The bucolic Mr Universe
PANAMA. Julio Abrego, the new director of Panama’s Farming Research Institute (IDIAP), likes to walk around in manure. “I am one of yo...
PANAMA. Julio Abrego, the new director of Panama’s Farming Research Institute (IDIAP), likes to walk around in manure. “I am one of you,” he said, pointing down at the crowd of beef farmers gathered at Bugaba’s twice weekly cattle auction. “I’m more used to being down their in the excrement than up here speaking in a microphone. ”
His remarks made at IDIAP’s 34th birthday celebration were met with quiet applause, but the excitement went up a degree or two when the breeding bulls arrived and the auction commenced.
It was Mr Universe all over again. Gleaming like polished wood, solid as rock, the animals were paraded before us and their vital statistics pointed out. Weight: 1:100 lbs, shoulder height: 135 cm, circumference of testicles: 35.5 cm (it seems that in bulls size does make a difference).
It was not surprising that these animals generated so much interest. This IDIAP birthday auction was a rare opportunity for small scale farmers to pay rock bottom prices for superior, cross-bred stock – each with its own unique attributes – this one resists heat, that one produces good milk cows, all of them father smaller than average calves that rapidly put on weight after birth, making for easy deliveries and faster profits.
IDIAP in one of Panama’s lesser known bureaucracies but in its own unassuming way it was been making a difference in agriculture for many years. Remember Spinky the beetle that wiped out Panama’s rice crop a couple of years ago? It was IDIAP who helped find the biological solution? Remember when the tomato crop failed? It was IDIAP who came up with a strain that quadrupled production and was fungus-resistant.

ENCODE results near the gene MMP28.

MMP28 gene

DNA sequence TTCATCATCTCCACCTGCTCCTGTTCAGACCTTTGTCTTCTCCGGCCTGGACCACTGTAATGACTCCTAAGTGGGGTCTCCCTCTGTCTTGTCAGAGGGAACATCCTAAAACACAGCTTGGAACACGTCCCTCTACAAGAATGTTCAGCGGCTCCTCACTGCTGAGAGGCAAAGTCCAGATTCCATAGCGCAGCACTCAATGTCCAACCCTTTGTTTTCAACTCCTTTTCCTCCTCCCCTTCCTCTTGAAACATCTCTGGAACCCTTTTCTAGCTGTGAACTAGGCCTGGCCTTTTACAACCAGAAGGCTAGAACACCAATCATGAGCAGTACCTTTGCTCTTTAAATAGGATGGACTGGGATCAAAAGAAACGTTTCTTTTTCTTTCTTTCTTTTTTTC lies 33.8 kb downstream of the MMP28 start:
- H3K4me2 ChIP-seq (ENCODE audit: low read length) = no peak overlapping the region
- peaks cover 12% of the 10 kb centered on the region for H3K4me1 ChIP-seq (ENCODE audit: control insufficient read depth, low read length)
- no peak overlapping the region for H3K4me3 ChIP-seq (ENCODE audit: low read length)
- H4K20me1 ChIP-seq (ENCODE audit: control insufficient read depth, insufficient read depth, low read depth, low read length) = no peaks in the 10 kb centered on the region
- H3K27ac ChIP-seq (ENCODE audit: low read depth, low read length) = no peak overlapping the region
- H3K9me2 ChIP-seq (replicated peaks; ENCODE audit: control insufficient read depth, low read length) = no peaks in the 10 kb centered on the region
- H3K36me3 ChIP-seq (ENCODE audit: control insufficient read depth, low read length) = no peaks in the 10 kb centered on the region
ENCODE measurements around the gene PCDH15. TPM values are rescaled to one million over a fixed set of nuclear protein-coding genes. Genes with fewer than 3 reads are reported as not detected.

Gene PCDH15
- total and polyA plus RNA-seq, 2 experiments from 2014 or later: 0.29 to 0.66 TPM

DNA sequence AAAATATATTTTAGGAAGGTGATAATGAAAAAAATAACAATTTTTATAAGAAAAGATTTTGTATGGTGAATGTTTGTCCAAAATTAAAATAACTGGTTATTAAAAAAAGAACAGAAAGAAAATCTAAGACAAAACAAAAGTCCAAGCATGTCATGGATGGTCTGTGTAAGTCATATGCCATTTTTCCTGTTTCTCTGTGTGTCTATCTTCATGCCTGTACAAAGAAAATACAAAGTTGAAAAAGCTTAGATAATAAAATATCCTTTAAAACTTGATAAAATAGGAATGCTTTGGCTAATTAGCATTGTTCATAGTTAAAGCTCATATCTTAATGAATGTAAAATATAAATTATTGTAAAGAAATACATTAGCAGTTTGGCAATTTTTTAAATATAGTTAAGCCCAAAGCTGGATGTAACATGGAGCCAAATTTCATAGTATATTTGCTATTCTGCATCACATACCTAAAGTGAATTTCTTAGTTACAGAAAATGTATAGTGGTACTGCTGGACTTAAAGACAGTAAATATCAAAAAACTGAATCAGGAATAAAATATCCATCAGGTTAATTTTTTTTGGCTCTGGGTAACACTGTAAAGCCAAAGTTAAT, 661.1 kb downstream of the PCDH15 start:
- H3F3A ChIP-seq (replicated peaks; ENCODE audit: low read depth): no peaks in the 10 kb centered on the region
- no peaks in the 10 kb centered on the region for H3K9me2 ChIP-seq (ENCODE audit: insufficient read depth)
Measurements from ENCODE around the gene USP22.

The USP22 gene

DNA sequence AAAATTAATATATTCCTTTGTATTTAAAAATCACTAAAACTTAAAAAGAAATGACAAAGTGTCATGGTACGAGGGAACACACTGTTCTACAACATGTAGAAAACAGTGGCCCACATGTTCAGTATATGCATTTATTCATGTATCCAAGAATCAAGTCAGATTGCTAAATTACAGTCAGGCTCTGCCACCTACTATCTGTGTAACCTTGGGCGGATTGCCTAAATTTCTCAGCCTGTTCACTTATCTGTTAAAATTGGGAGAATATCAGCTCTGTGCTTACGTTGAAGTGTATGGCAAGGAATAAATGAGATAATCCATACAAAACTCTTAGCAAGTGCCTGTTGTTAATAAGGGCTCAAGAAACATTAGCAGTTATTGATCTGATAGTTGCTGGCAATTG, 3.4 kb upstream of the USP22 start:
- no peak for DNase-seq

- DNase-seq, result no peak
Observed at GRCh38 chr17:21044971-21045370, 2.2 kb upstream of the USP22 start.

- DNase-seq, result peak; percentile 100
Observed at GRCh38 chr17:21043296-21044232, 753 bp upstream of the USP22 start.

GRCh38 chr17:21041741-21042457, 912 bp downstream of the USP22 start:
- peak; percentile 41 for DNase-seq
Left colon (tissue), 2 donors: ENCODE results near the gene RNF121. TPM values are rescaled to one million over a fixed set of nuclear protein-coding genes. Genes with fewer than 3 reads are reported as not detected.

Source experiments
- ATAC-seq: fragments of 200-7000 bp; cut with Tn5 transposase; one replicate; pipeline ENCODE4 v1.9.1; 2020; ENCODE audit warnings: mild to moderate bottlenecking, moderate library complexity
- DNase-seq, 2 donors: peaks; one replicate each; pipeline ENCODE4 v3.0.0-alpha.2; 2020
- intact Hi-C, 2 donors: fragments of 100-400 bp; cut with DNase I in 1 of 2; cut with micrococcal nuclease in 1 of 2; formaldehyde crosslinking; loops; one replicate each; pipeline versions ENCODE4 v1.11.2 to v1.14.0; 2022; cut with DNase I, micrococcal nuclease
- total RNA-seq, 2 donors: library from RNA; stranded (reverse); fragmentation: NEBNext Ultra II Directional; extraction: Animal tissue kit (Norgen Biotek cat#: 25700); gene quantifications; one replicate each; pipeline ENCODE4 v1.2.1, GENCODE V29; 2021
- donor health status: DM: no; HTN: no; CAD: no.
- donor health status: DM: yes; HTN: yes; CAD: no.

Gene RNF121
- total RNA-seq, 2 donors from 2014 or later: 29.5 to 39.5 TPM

Have you read about the naturally-selected, bio-fortified grains that contain extra iron, protein and zinc?
It is IDIAP that is promoting their use among more humble peasant farmers so that they can grow their own crop and improve their nutritional intake without having to pay for costly vitamin supplements.
Julio Abrego is eager to raise IDIAP’s profile. ” We are well known internationally,” he said. “But here in Panama no-one knows what we do.”
He wants to reorient IDIAP’s focus so that research projects respond more directly to the needs of producers. “We have to involve the producers,” said Abrego. “We are holding consultations with farmers and we are going to make sure that what we find out gets put into practice. Otherwise our innovations are in vain.”
Already farmers in Boquete have asked for IDIAP’s help in finding a biological control for the beetle that is causing havoc in their coffee plantations.
IDIAP is also trying to meet the needs of the tomato industry by working to produce strains of tomato that have more flesh and less water.
And with prices of grains forever on the increase, there are investigations underway to see if costs can be kept down and nutritional levels maintained by feeding cattle the residual by-products of the brewing industry.
With a budget of just under $3 million, Abrego knows there are limits to what he can do.
But with the government pushing them to come up with new ways to reduce the cost of the canasta basica(foofd basket) and to improve nutrition and standard of living of campesino farmers, Abrego is nonetheless optimistic about IDIAP’s future.
“We need to make changes, we need to get better known,” he said. “Yes, it is a challenge but I am very excited.”
IDIAP is not just for Panamanians. Many of their personnel have trained and worked overseas and are fluent in English.
Expat farmers new to the bucolic life can find a wealth of published information and enthusiastic scientists who seem genuinely interested in making your new venture work.
IDIAP can advise which plants and animals are most suitable for different climatic conditions, and suggest ways to improve animal nutrition or mitigate the effects of global warming.
IDIAP has branches throughout Panama, with main offices in Chiriquí, Divisa, Los Santos, Rio Hato, Chepo and Bocas del Toro.
For more information, contact IIDIAP at 500-0519.